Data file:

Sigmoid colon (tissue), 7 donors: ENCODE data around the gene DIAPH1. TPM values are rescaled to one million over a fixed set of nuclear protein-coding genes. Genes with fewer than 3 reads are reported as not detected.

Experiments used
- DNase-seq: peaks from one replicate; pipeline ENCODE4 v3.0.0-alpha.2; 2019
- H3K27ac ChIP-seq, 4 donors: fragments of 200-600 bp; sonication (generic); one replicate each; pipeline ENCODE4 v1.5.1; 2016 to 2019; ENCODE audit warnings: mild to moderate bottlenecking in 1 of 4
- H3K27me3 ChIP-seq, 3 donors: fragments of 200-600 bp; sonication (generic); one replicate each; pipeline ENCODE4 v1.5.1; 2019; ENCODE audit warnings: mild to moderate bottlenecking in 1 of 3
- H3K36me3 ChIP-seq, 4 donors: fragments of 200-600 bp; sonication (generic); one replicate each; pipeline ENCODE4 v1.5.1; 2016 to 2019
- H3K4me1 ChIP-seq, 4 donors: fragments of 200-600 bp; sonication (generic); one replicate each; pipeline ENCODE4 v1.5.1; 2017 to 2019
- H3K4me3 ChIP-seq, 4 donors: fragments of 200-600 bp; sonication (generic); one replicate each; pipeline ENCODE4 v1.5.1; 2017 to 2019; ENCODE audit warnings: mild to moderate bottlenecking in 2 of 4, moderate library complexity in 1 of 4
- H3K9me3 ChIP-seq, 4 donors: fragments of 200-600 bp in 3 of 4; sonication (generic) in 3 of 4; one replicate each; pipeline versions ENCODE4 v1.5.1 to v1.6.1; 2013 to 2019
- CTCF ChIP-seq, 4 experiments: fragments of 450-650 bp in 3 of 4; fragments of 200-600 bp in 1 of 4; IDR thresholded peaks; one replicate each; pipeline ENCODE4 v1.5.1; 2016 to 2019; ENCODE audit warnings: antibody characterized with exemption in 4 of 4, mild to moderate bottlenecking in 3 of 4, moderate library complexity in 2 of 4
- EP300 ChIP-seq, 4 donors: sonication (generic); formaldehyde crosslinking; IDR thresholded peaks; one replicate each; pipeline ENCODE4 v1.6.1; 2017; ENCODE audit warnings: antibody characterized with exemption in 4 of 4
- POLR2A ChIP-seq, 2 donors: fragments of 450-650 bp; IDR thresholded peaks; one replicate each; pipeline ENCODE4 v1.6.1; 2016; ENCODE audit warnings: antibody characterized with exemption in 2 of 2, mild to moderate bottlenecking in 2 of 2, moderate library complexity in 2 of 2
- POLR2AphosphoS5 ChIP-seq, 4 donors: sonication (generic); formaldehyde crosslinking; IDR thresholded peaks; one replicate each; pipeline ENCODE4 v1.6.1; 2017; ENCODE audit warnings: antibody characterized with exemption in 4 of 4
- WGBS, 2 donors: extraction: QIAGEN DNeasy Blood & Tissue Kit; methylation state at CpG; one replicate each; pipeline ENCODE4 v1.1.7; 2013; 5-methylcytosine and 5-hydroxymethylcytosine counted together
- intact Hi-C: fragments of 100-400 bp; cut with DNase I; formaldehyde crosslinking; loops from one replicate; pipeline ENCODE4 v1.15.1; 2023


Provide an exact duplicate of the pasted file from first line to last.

Sigmoid colon (tissue), 7 donors: ENCODE data around the gene DIAPH1. TPM values are rescaled to one million over a fixed set of nuclear protein-coding genes. Genes with fewer than 3 reads are reported as not detected.

Experiments used
- DNase-seq: peaks from one replicate; pipeline ENCODE4 v3.0.0-alpha.2; 2019
- H3K27ac ChIP-seq, 4 donors: fragments of 200-600 bp; sonication (generic); one replicate each; pipeline ENCODE4 v1.5.1; 2016 to 2019; ENCODE audit warnings: mild to moderate bottlenecking in 1 of 4
- H3K27me3 ChIP-seq, 3 donors: fragments of 200-600 bp; sonication (generic); one replicate each; pipeline ENCODE4 v1.5.1; 2019; ENCODE audit warnings: mild to moderate bottlenecking in 1 of 3
- H3K36me3 ChIP-seq, 4 donors: fragments of 200-600 bp; sonication (generic); one replicate each; pipeline ENCODE4 v1.5.1; 2016 to 2019
- H3K4me1 ChIP-seq, 4 donors: fragments of 200-600 bp; sonication (generic); one replicate each; pipeline ENCODE4 v1.5.1; 2017 to 2019
- H3K4me3 ChIP-seq, 4 donors: fragments of 200-600 bp; sonication (generic); one replicate each; pipeline ENCODE4 v1.5.1; 2017 to 2019; ENCODE audit warnings: mild to moderate bottlenecking in 2 of 4, moderate library complexity in 1 of 4
- H3K9me3 ChIP-seq, 4 donors: fragments of 200-600 bp in 3 of 4; sonication (generic) in 3 of 4; one replicate each; pipeline versions ENCODE4 v1.5.1 to v1.6.1; 2013 to 2019
- CTCF ChIP-seq, 4 experiments: fragments of 450-650 bp in 3 of 4; fragments of 200-600 bp in 1 of 4; IDR thresholded peaks; one replicate each; pipeline ENCODE4 v1.5.1; 2016 to 2019; ENCODE audit warnings: antibody characterized with exemption in 4 of 4, mild to moderate bottlenecking in 3 of 4, moderate library complexity in 2 of 4
- EP300 ChIP-seq, 4 donors: sonication (generic); formaldehyde crosslinking; IDR thresholded peaks; one replicate each; pipeline ENCODE4 v1.6.1; 2017; ENCODE audit warnings: antibody characterized with exemption in 4 of 4
- POLR2A ChIP-seq, 2 donors: fragments of 450-650 bp; IDR thresholded peaks; one replicate each; pipeline ENCODE4 v1.6.1; 2016; ENCODE audit warnings: antibody characterized with exemption in 2 of 2, mild to moderate bottlenecking in 2 of 2, moderate library complexity in 2 of 2
- POLR2AphosphoS5 ChIP-seq, 4 donors: sonication (generic); formaldehyde crosslinking; IDR thresholded peaks; one replicate each; pipeline ENCODE4 v1.6.1; 2017; ENCODE audit warnings: antibody characterized with exemption in 4 of 4
- WGBS, 2 donors: extraction: QIAGEN DNeasy Blood & Tissue Kit; methylation state at CpG; one replicate each; pipeline ENCODE4 v1.1.7; 2013; 5-methylcytosine and 5-hydroxymethylcytosine counted together
- intact Hi-C: fragments of 100-400 bp; cut with DNase I; formaldehyde crosslinking; loops from one replicate; pipeline ENCODE4 v1.15.1; 2023